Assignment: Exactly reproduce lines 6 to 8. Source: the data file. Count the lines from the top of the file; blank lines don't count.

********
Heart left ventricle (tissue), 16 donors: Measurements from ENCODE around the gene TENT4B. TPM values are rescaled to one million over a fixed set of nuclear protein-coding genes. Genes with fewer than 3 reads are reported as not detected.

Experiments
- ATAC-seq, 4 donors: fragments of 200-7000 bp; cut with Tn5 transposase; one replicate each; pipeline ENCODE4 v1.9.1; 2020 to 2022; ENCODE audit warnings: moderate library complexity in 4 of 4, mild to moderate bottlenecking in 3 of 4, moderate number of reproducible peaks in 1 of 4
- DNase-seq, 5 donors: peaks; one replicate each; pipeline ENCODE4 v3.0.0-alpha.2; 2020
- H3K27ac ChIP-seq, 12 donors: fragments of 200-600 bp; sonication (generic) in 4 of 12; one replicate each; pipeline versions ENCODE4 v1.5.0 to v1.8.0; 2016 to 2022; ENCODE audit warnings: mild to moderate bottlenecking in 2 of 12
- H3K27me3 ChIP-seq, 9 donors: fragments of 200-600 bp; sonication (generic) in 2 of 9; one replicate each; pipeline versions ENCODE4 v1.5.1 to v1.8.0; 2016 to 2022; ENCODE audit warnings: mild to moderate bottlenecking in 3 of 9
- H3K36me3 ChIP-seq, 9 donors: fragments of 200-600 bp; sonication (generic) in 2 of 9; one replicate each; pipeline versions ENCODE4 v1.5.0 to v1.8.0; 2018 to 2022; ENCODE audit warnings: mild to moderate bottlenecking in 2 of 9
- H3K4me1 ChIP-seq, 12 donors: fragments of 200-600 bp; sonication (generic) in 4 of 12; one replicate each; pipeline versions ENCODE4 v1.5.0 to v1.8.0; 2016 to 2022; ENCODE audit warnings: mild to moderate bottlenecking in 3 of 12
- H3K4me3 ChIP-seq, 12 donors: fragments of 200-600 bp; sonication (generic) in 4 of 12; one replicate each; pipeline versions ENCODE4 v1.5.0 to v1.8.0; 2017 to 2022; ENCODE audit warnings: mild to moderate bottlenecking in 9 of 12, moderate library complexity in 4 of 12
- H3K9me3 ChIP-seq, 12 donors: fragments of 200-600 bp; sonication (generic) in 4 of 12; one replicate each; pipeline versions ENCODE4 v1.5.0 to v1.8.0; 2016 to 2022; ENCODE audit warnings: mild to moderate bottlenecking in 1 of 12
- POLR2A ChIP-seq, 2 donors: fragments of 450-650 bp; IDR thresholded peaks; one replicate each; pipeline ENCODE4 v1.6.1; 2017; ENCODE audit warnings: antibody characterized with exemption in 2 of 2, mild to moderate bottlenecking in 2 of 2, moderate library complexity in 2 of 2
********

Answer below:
- H3K27me3 ChIP-seq, 9 donors: fragments of 200-600 bp; sonication (generic) in 2 of 9; one replicate each; pipeline versions ENCODE4 v1.5.1 to v1.8.0; 2016 to 2022; ENCODE audit warnings: mild to moderate bottlenecking in 3 of 9
- H3K36me3 ChIP-seq, 9 donors: fragments of 200-600 bp; sonication (generic) in 2 of 9; one replicate each; pipeline versions ENCODE4 v1.5.0 to v1.8.0; 2018 to 2022; ENCODE audit warnings: mild to moderate bottlenecking in 2 of 9
- H3K4me1 ChIP-seq, 12 donors: fragments of 200-600 bp; sonication (generic) in 4 of 12; one replicate each; pipeline versions ENCODE4 v1.5.0 to v1.8.0; 2016 to 2022; ENCODE audit warnings: mild to moderate bottlenecking in 3 of 12